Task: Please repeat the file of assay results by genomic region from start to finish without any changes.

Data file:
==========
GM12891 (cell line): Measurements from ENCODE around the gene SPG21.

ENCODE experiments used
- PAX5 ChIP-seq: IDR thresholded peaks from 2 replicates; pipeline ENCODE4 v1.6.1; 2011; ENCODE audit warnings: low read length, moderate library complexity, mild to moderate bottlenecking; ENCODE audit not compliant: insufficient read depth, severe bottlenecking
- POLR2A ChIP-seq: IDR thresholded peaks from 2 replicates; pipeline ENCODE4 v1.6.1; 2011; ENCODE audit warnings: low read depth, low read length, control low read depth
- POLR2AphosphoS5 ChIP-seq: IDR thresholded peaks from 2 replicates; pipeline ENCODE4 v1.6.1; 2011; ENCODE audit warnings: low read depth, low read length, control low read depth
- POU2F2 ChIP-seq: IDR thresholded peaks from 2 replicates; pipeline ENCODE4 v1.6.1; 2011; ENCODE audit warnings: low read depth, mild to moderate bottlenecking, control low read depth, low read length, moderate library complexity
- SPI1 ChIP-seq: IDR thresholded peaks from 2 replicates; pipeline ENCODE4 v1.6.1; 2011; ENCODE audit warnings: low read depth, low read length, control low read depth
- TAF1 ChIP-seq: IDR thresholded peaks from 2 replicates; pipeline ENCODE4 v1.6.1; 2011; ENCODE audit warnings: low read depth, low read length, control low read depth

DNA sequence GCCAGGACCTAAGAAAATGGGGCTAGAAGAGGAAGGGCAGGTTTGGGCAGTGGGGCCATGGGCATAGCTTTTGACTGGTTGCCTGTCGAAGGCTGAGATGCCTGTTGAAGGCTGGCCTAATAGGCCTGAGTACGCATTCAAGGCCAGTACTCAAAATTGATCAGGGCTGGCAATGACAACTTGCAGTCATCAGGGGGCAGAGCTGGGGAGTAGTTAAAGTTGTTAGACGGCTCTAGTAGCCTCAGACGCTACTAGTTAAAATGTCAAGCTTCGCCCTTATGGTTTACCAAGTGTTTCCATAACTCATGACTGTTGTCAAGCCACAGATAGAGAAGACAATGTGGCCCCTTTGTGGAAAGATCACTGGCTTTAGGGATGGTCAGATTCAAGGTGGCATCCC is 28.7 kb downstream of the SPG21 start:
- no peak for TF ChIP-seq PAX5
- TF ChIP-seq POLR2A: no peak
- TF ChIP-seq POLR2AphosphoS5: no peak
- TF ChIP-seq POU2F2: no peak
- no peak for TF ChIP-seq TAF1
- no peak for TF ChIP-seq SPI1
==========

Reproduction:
GM12891 (cell line): Measurements from ENCODE around the gene SPG21.

ENCODE experiments used
- PAX5 ChIP-seq: IDR thresholded peaks from 2 replicates; pipeline ENCODE4 v1.6.1; 2011; ENCODE audit warnings: low read length, moderate library complexity, mild to moderate bottlenecking; ENCODE audit not compliant: insufficient read depth, severe bottlenecking
- POLR2A ChIP-seq: IDR thresholded peaks from 2 replicates; pipeline ENCODE4 v1.6.1; 2011; ENCODE audit warnings: low read depth, low read length, control low read depth
- POLR2AphosphoS5 ChIP-seq: IDR thresholded peaks from 2 replicates; pipeline ENCODE4 v1.6.1; 2011; ENCODE audit warnings: low read depth, low read length, control low read depth
- POU2F2 ChIP-seq: IDR thresholded peaks from 2 replicates; pipeline ENCODE4 v1.6.1; 2011; ENCODE audit warnings: low read depth, mild to moderate bottlenecking, control low read depth, low read length, moderate library complexity
- SPI1 ChIP-seq: IDR thresholded peaks from 2 replicates; pipeline ENCODE4 v1.6.1; 2011; ENCODE audit warnings: low read depth, low read length, control low read depth
- TAF1 ChIP-seq: IDR thresholded peaks from 2 replicates; pipeline ENCODE4 v1.6.1; 2011; ENCODE audit warnings: low read depth, low read length, control low read depth

DNA sequence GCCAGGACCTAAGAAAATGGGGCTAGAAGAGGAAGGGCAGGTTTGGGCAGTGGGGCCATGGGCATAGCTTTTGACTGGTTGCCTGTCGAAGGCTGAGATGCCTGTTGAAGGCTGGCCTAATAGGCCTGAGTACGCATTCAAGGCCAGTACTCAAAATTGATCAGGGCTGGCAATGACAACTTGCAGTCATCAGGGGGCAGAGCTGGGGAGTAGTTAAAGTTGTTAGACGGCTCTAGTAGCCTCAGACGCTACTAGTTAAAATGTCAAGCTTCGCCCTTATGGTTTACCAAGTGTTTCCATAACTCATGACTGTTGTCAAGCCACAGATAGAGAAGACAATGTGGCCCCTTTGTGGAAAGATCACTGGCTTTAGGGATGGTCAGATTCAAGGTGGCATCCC is 28.7 kb downstream of the SPG21 start:
- no peak for TF ChIP-seq PAX5
- TF ChIP-seq POLR2A: no peak
- TF ChIP-seq POLR2AphosphoS5: no peak
- TF ChIP-seq POU2F2: no peak
- no peak for TF ChIP-seq TAF1
- no peak for TF ChIP-seq SPI1